The LX7 generated a lot of buzz among video enthusiasts and filmmakers. On paper its video specs appeared to exceed those of Panasonic’s indie filmmaker darling, the GH2, and more than a few filmmakers dreamed of toting around a pocketable camera to use for backup or as a B cam on productions.
The LX7 consistently produces high quality, well exposed videos that are as good, and in most cases better, than its current small sensor peers. Panasonic’s decision to give users full manual control is a big plus, and this is a significant advantage over models such as the Fujifilm X20 and Canon G16 that offer minimal video controls.
One minor nitpick about the LX7’s video are stair-step edges and moiré, which can be seen in the magnified section of the video above. It’s the result of sensor line skipping technology used to downscale images from a non-native resolution video sensor. In fairness to Panasonic this is how almost all stills cameras record video - including most DSLRs - so it’s not unique to the LX7. It’s a very good performance for a compact camera, though not quite good enough to fulfill all those indie filmmaker dreams.
Compared to the Sony RX100 III
The RX100 III records 1080/60p video at 50 Mbps using the XAVC S codec. Maybe not coincidentally, this happens to be the minimum bit rate required by most TV networks for use on broadcast television.
Further, Sony built the RX100 III to do full sensor readout at 60 frames/sec, negating the need for line skipping and effectively eliminating stair-step edges and moiré. Add in a large 1” sensor and we should expect to see some very impressive results.
The RX100 III delivers on its promise. Video quality is extremely high with accurate colors and low noise, and stair-stepping and moiré are basically non-existent. The RX100 III’s video simply looks photographic. The above video shows a close up of a diagonal wall and telephone wires where the LX7 - and most other cameras - would almost certainly show stair-stepping artifacts. By any measure the Sony’s video exceeds the LX7 by a wide margin.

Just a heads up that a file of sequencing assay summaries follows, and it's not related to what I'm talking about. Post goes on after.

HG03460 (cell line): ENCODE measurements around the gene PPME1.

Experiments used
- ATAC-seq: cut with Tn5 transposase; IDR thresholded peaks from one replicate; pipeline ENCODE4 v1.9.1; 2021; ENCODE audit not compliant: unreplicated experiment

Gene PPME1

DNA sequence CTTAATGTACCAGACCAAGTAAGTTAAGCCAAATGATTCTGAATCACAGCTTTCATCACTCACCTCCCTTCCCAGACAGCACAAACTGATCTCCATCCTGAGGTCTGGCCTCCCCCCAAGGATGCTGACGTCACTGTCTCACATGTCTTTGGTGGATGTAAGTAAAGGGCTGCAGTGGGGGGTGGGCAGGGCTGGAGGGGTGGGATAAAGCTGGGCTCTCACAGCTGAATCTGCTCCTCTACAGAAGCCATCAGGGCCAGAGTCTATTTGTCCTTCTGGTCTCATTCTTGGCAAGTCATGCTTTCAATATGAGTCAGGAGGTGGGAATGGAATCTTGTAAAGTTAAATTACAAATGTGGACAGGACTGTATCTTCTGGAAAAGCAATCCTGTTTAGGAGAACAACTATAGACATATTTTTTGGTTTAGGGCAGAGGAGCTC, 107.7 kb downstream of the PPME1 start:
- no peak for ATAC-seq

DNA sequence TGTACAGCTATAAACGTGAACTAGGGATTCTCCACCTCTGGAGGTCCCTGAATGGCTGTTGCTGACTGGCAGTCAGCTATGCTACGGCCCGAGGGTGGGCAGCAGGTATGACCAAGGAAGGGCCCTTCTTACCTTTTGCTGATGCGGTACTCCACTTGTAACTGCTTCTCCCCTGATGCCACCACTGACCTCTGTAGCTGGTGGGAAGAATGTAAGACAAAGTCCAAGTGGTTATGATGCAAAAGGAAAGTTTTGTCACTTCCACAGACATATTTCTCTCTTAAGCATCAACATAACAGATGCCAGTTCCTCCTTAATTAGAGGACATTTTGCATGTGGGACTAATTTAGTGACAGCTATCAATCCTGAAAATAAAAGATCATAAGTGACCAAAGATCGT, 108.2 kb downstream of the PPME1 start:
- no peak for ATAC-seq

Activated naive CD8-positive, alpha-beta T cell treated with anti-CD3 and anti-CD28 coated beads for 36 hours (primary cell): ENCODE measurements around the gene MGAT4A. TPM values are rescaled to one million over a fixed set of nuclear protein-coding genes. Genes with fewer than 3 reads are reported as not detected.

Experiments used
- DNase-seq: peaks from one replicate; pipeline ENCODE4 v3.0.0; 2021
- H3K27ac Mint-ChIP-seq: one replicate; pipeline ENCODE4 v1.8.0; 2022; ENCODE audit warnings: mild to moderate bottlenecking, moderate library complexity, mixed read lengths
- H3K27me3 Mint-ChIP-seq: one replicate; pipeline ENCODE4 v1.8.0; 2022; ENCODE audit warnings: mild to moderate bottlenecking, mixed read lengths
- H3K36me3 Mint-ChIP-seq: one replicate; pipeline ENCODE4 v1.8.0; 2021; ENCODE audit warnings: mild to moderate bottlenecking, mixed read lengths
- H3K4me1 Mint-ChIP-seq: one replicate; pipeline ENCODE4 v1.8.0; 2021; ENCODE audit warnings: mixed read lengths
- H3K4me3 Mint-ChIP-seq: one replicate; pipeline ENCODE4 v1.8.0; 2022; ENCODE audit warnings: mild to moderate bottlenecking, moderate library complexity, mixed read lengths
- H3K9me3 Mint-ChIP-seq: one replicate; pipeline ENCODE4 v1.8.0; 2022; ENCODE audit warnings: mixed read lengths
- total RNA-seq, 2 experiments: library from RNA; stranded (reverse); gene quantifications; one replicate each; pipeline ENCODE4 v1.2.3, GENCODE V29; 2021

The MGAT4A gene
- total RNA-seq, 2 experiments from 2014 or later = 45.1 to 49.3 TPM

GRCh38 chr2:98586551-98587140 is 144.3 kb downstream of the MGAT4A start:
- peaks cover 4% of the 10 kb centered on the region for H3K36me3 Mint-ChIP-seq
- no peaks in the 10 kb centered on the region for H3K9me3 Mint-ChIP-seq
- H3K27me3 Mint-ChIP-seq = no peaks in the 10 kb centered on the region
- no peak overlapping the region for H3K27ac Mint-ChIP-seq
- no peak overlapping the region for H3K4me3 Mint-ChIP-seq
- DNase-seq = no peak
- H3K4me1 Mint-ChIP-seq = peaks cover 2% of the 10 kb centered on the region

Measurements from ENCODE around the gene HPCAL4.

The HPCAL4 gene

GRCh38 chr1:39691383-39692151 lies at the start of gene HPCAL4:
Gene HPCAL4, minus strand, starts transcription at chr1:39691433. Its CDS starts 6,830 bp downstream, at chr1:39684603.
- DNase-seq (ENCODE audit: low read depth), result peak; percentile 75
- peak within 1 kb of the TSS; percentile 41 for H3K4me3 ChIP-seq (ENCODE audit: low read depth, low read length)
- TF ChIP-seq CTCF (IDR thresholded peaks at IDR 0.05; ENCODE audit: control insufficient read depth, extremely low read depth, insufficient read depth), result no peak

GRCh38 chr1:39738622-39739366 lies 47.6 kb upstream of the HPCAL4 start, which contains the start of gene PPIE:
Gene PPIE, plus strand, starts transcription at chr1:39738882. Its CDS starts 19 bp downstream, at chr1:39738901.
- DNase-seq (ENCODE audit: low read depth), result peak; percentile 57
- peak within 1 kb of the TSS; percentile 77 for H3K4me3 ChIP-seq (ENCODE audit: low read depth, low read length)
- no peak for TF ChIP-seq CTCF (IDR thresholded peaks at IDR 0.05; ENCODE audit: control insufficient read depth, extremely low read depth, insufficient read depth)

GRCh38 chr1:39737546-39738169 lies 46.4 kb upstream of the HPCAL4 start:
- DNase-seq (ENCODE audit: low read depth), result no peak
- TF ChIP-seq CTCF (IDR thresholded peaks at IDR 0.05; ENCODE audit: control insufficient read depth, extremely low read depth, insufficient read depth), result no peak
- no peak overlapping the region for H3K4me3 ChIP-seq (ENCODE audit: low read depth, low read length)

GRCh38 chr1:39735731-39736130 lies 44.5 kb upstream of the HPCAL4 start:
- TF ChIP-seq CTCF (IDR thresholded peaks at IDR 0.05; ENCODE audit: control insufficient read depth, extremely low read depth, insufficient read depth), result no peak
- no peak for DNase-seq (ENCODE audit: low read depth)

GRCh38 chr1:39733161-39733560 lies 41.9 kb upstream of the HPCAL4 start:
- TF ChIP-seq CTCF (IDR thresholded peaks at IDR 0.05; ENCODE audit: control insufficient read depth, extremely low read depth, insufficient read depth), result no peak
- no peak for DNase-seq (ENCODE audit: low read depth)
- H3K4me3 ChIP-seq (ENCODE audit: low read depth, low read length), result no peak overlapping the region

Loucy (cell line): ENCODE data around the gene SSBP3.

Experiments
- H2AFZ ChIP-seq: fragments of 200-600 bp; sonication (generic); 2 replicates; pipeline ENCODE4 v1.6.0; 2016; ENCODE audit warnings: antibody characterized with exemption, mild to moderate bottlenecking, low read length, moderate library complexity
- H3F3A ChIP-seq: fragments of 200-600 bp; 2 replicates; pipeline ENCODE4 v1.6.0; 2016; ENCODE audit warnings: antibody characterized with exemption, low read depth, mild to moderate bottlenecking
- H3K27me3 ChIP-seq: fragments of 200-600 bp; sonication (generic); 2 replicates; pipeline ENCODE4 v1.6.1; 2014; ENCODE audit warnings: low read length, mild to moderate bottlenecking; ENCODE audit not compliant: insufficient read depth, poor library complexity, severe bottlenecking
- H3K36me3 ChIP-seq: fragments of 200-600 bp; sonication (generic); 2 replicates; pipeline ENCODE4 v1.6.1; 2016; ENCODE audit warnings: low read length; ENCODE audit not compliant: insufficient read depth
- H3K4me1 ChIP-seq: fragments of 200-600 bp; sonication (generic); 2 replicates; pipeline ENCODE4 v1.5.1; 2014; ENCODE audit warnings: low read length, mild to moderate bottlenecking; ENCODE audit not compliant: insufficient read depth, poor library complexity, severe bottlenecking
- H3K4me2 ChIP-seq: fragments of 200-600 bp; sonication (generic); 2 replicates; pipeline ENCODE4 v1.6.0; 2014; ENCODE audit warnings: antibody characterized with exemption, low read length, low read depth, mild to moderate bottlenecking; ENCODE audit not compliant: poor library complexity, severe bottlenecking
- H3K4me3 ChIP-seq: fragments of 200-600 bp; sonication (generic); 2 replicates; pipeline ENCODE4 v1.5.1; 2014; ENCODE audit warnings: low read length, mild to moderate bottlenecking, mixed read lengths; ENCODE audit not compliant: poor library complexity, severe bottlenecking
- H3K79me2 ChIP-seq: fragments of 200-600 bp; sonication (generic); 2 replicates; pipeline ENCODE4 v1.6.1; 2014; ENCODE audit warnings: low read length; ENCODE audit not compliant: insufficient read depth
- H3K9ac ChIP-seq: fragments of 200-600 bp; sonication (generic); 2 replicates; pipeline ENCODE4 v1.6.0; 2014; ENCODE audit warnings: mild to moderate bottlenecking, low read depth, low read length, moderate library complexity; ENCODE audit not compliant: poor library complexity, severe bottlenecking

Conclusion - Pros
- Fast and sharp Leica F1.4-2.3 lens enables low light shooting and blurred backgrounds
- High quality 1080/60p video recording at 28 Mbps with full manual control
- Neutral density filter for shooting wide apertures in bright light and controlling shutter speed in video
- Excellent performance, including fast shot-to-shot times and quick autofocus
- Manual aperture ring on lens
Conclusion - Cons
- Rear control dial feels cheap and is difficult to use
- No focus peaking or zebra exposure warnings
- No external mic input for video recording
- Histogram does not reflect actual exposure values until shutter button is depressed
- Minor stair-step effects in video
The Panasonic LX7 is a worthy update to the LX5. Its standout feature is its beautiful Leica lens which is undoubtedly one of the best lenses ever paired with a compact camera. Cosmetically similar to its predecessor, it adds a manual aperture ring, 3-stop ND filter, and an improved LCD screen. Photos are sharp and well exposed, and performance is outstanding. Build quality is high with the notable exception of the rear control dial. If you’re considering moving up from the LX5 it’s a nice upgrade.
Video performance is impressive for a small sensor camera. Shooting at 1080/60p using the full 28 Mbps AVCHD bit rate produces very nice files with excellent dynamic range and color. Full manual control over every exposure variable, including the ND filter, allows videographers to dial in the exact settings needed to achieve a natural film-like look while avoiding motion blur or stroboscopic effects commonly associated with less sophisticated systems.
With respect to image quality, the LX7 just manages to keep up with newer enthusiast cameras such as the Canon Powershot G16. The G16 manages to eke out a bit more resolution and slightly higher ISO performance, though it’s not a big enough difference to recommend against the LX7.
Measuring the LX7 against the large sensor RX100 III is a different story. If you absolutely must have the best image quality money can buy in a compact camera, or near-broadcast quality video, the RX100 III is the clear choice. However, if images from a small sensor camera will meet your needs, and you plan to shoot video primarily for the web or small screens, the LX7 is a solid choice. It’s more fun to shoot with and inspires you to use it. It can also be found at street prices around $300 versus a hefty $800 for the RX100 III.